In one embodiment of the invention, the synthetic fibers 110 are tufted into a flexible backing 112 that is constructed from a woven fabric, as illustrated in FIG. 9. The backing is woven sufficiently coarsely that the voids between the strands that form the backing form openings that permit water drainage and root growth through the backing 112 and into the foundation 102.

Although woven materials allow roots to grow through the spaces between the individual woven fibers, it may be advantageous to form the backing from materials woven at least partially from biodegradable fibers. Using at least a portion of biodegradable fibers in the formation of the backing would allow such fibers to degrade over time, thus creating larger openings in the backing through which the roots could grow.

In one embodiment of the invention, the backing 112 is a mesh having the synthetic fibers 110 tufted into the backing. The backing may be formed of a nonbiodegradable material, or may be partially or completely formed of biodegradable material selected to deteriorate after installation, depending on the application, as discussed above with reference to a woven material.

As discussed above, it is important that the backing 112 support the synthetic fibers 110 during installation and also after installation until such time as the fibers 110 become completely supported by a dense growth of natural grass plants within the synthetic turf base. Therefore, in some embodiments, it may be advantageous to form the backing from woven fibers having varying degrees of biodegradability. For example, a first portion of the fibers can be formed of a material that biodegrades over a first period of time, a second portion of the fibers can be formed of a material that biodegrades over a second period of time, etc. Therefore, the backing 112 may be formed of biodegradable materials that allow a portion or all of the backing to biodegrade over an extended period of time. This construction allows the synthetic turf base to be fully supported by the growth of the natural grass plants, while still allowing the backing material to biodegrade, thus increasing the size and occurrence of openings through the backing to allow for a greater growth of the natural grass roots through the backing.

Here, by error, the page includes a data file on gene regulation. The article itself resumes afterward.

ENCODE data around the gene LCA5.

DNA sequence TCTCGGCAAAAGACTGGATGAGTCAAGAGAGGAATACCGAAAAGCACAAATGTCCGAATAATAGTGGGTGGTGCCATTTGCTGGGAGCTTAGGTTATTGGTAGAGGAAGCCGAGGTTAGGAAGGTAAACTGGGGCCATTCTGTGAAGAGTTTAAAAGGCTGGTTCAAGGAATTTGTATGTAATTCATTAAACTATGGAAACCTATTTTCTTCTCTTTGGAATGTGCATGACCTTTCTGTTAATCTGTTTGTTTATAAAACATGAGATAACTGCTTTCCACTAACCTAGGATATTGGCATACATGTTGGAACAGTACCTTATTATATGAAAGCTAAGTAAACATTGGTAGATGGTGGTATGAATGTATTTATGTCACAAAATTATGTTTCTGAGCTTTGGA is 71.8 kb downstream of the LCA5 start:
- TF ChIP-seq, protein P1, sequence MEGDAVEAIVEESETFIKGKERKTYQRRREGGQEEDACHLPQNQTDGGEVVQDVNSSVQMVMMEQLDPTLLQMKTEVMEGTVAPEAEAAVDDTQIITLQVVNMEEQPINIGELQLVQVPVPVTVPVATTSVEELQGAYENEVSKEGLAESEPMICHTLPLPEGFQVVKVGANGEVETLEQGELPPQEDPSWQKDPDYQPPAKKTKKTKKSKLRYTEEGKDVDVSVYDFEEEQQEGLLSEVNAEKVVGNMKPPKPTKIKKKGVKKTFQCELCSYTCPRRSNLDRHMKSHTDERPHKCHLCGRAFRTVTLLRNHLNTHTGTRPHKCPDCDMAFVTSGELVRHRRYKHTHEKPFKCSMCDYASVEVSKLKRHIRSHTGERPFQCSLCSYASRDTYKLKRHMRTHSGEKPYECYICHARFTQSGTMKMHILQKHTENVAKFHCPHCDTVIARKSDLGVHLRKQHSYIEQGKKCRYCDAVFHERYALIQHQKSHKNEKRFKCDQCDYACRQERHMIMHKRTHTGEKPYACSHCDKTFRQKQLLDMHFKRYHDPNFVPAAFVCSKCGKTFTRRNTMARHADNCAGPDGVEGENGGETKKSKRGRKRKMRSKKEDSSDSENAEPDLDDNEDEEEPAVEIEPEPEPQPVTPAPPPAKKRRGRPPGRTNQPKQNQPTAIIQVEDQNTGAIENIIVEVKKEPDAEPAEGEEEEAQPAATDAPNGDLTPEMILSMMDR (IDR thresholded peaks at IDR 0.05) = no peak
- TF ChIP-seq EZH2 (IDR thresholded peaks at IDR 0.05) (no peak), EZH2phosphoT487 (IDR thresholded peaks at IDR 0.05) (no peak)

Examples of biodegradable material for use in this application include urea formaldehyde resin, although those skilled in the art will appreciate that other biodegradable materials could be substituted therefor without departing from the scope of the subject invention.

In order to assist in holding the weft and warp fibers in the backing together, and to help hold the synthetic fibers 110 secured to the backing in place, it is also advantageous to incorporate a fiber fleece into the backing material. The fiber fleece is placed against the underside of the backing material prior to the tufting of the synthetic fibers into the backing material. The fiber fleece is then preferably needle punched into the weft and warp fibers of the backing material, using a plurality of needles that punch up through the fleece and backing. The needle punching pushes part of the fleece through the weft and warp fibers of the backing, thus attaching the fleece and backing together. The synthetic fibers 110 are then tufted through the fleece and backing. The fleece helps to hold the synthetic fibers in place creating a “tuft lock” between the synthetic fibers and the backing. This tuft lock helps to prevent the synthetic fibers from falling out during transportation or installation of the turf.